> a lot of details about widgets, placement or what not. We could have, but we
> didn't.
>
> This demonstrated to me that she could think about the business, that she
> can see how business goals and user goals need to be balanced through a
> project. She was also able to bring me into the conversation instead of just
> facing the whiteboard and sketching away.
>
> The "don't call us ..." person, was someone upon prodding, couldn't think of
> anything at all that interested them. They showed no passion or interest in
> design outside of it being a craft that they did like assembling a car, as
> opposed to a higher level creative process. I had to constantly prod the
> individual and finally just had to suggest something on my mind.
>
> To CD's point --
> I am a small group so I don't have to give the test before interviewing. I
> know that Cooper did this (don't know if they do any more) and Google
> definitely does this.
>
> I also NEVER ask people to work on problems of my own choosing for the very
> reason that he states. People are hear looking for a job, not to do a job
> for you.
>
> The one thing I like about this exercise is that hopefully it will tell the
> candidate something about us. They get to engage us and see how good we are.
>
> -- dave
>
>
> On 12/19/05 2:21 PM, "Jared M. Spool" <jspool at uie.com> wrote:
>
>> At 12:57 PM 12/19/2005, David Heller wrote:
>>> 2. Lead the team through a process of designing a solution for this problem.
>>> Feel free to use the members in front of you however you see fit.
>>>
>>> No matter what level of designer you are, you should have some collaborative
>>> skills. Design by committee is not good, but neither is designing in
>>> isolation. So figuring out how to use designer attention is really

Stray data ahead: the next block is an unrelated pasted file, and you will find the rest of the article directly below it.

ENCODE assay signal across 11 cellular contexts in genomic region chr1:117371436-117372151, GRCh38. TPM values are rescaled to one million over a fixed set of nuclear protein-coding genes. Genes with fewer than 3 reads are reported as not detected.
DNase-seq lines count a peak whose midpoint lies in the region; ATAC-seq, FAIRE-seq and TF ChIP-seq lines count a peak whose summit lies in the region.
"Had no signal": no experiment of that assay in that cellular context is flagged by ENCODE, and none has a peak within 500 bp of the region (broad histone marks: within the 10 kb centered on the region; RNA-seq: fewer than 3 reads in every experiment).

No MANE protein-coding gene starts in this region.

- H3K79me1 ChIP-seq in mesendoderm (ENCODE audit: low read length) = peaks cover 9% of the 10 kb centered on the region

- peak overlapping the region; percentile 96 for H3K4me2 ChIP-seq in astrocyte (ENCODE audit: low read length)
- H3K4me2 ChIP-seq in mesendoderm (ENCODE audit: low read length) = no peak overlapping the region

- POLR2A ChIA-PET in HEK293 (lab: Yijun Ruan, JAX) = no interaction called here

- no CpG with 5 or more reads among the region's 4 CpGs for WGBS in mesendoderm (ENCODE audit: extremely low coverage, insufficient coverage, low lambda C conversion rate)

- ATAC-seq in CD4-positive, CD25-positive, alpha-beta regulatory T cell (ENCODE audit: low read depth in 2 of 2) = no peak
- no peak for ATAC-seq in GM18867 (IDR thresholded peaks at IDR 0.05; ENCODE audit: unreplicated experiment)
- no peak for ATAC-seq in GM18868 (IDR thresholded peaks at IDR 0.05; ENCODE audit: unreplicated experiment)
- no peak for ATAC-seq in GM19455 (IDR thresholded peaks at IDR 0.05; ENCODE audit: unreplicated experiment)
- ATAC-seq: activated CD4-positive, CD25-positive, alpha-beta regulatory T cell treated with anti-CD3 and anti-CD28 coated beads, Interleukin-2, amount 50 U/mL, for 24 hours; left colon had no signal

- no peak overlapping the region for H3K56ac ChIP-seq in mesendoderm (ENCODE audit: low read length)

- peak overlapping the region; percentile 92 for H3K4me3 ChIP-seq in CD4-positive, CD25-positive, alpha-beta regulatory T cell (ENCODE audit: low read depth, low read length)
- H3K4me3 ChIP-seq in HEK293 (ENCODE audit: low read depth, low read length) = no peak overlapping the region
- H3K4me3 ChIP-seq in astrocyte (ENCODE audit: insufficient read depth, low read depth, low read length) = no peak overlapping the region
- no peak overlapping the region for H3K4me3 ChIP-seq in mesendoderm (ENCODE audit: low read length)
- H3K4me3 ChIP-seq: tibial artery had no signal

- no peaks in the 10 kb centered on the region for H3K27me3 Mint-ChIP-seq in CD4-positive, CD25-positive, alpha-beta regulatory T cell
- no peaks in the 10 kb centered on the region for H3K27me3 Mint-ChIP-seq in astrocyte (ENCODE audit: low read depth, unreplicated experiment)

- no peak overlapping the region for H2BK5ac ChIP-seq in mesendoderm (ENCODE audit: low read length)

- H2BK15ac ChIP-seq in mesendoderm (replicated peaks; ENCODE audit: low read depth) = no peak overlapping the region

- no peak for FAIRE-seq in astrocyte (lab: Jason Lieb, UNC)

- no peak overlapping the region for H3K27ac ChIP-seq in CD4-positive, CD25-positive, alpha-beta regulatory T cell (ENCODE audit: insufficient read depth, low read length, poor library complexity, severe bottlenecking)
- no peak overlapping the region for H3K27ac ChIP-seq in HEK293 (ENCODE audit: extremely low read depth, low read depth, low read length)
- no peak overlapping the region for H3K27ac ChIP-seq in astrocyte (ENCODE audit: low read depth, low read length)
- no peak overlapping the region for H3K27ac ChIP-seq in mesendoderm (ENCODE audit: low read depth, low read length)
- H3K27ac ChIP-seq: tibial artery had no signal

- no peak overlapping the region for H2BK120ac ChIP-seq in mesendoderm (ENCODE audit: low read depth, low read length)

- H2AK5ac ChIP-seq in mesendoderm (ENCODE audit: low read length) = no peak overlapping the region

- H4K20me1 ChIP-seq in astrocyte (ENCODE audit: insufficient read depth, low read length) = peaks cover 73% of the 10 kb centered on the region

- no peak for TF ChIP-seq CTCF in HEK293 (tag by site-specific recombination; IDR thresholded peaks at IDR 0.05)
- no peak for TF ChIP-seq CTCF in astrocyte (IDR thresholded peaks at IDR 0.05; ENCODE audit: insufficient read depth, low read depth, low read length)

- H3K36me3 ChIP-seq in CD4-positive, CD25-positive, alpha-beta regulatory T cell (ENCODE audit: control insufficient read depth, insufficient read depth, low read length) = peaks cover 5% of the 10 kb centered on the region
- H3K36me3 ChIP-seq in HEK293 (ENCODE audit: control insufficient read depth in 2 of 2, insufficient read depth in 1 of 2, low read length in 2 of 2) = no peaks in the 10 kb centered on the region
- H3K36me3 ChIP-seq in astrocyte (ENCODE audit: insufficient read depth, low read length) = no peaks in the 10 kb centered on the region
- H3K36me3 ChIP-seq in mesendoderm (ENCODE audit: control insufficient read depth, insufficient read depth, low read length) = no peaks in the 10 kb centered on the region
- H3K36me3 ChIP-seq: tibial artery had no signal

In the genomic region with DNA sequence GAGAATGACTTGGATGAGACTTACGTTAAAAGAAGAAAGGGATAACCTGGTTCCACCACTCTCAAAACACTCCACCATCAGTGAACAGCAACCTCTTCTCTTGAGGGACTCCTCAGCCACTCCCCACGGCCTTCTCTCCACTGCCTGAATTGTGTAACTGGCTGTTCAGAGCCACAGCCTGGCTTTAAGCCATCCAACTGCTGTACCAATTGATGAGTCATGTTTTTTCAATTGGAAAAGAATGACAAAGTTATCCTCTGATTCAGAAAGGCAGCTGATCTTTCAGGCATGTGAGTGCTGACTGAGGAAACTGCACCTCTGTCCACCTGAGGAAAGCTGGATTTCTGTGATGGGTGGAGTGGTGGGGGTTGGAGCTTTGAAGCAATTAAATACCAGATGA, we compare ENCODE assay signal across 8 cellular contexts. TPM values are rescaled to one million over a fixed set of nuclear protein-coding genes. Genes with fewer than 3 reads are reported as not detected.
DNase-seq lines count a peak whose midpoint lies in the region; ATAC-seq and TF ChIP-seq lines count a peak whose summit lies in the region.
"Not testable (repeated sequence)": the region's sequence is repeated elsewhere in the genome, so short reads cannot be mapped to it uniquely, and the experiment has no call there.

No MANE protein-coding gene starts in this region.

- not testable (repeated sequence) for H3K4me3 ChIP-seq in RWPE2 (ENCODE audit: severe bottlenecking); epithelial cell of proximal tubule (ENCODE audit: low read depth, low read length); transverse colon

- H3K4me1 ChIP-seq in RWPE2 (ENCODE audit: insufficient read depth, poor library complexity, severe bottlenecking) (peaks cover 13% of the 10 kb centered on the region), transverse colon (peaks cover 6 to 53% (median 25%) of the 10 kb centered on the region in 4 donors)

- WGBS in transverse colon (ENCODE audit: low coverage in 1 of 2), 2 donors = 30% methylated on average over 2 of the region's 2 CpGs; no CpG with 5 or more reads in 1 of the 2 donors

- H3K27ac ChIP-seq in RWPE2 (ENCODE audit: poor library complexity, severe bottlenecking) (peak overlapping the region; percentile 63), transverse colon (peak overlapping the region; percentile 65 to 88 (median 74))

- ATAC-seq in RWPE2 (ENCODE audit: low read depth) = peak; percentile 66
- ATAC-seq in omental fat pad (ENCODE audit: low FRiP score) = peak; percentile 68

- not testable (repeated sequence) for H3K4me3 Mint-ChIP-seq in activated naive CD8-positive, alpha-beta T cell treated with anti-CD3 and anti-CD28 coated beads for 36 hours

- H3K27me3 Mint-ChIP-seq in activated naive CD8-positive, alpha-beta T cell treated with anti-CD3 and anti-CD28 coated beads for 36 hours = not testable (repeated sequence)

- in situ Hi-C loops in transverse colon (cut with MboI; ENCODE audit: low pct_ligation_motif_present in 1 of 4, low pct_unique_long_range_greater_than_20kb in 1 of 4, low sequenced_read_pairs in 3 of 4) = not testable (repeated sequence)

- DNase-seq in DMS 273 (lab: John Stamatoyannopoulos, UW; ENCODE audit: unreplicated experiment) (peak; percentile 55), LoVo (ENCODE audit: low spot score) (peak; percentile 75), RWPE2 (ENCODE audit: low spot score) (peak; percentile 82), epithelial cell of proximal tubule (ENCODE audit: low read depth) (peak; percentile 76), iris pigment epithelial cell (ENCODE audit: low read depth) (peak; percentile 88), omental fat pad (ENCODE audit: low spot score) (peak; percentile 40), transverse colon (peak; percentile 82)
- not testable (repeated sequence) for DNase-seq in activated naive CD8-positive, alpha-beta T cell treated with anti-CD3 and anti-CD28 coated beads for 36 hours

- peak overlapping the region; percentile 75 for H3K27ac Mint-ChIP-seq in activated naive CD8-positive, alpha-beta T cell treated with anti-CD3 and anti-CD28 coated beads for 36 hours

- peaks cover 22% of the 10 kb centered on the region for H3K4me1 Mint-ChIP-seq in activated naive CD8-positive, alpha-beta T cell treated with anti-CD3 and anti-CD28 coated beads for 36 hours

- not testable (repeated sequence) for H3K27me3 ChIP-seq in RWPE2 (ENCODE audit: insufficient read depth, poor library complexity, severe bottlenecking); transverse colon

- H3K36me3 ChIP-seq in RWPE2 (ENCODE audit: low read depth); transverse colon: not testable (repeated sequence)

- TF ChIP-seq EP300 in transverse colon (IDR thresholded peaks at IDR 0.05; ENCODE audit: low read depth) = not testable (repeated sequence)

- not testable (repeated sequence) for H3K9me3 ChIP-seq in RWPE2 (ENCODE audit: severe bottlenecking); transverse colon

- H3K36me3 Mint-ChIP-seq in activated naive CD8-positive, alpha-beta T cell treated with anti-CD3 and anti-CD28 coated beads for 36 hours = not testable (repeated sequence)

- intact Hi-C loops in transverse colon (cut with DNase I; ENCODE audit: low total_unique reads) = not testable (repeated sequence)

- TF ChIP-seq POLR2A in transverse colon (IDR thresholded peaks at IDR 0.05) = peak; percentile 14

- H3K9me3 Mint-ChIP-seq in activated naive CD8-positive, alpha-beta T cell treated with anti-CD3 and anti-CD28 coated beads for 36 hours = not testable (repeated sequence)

>>> important.
>>>
>>> This also helps me see if the person would fit well within the team or not.
>>
>> Hi Dave,
>>
>> I find this very interesting.
>>
>> Could you say more about this? I'd love to know more details about what an
>> "ideal" candidate does. I'd also like to hear a
>> don't-call-us-we'll-call-you story or two. :)
>>
>> Jared
>>
>>
>> Jared M. Spool, Founding Principal, User Interface Engineering
>> 4 Lookout Lane, Unit 4d, Middleton, MA 01949
>> 978 777-9123 jspool at uie.com http://www.uie.com
>> Blog: http://www.uie.com/brainsparks
>>
>>
>
> -- dave
>
> David Heller
> http://synapticburn.com/
> http://ixdg.org/
> Dave (at) ixdg (dot) org
> Dave (at) synapticburn (dot) com
> AIM: bolinhanyc || Y!: dave_ux || MSN: hippiefunk at hotmail.com
>
>
>
> ________________________________________________________________
> Welcome to the Interaction Design Association (IxDA)!
> To post to this list ....... discuss at ixda.org
> List Guidelines ............ http://listguide.ixda.org/
> List Help .................. http://listhelp.ixda.org/
> (Un)Subscription Options ... http://subscription-options.ixda.org/
> Announcements List ......... http://subscribe-announce.ixda.org/
> Questions .................. lists at ixda.org
> Home ....................... http://ixda.org/
> Resource Library ........... http://resources.ixda.org

19 Dec 2005 - 5:01pm
Pradyot Rai
2004

Chris Noessel <chris at cooper.com> wrote:
> [Please voluntarily trim replies to include only relevant quoted material.]
>
> > [Dan Brown] How is asking someone to design on the fly a good test of
> > their skills? It doesn't reflect reality at all... At the same time,
> > it's important for candidates to show that they can think (think, not
> > design) on their feet.
>
> IxD can't only work in relaxed, isolated quiet time. I think any firm
> that asks me in interviews to design on the fly is very much interested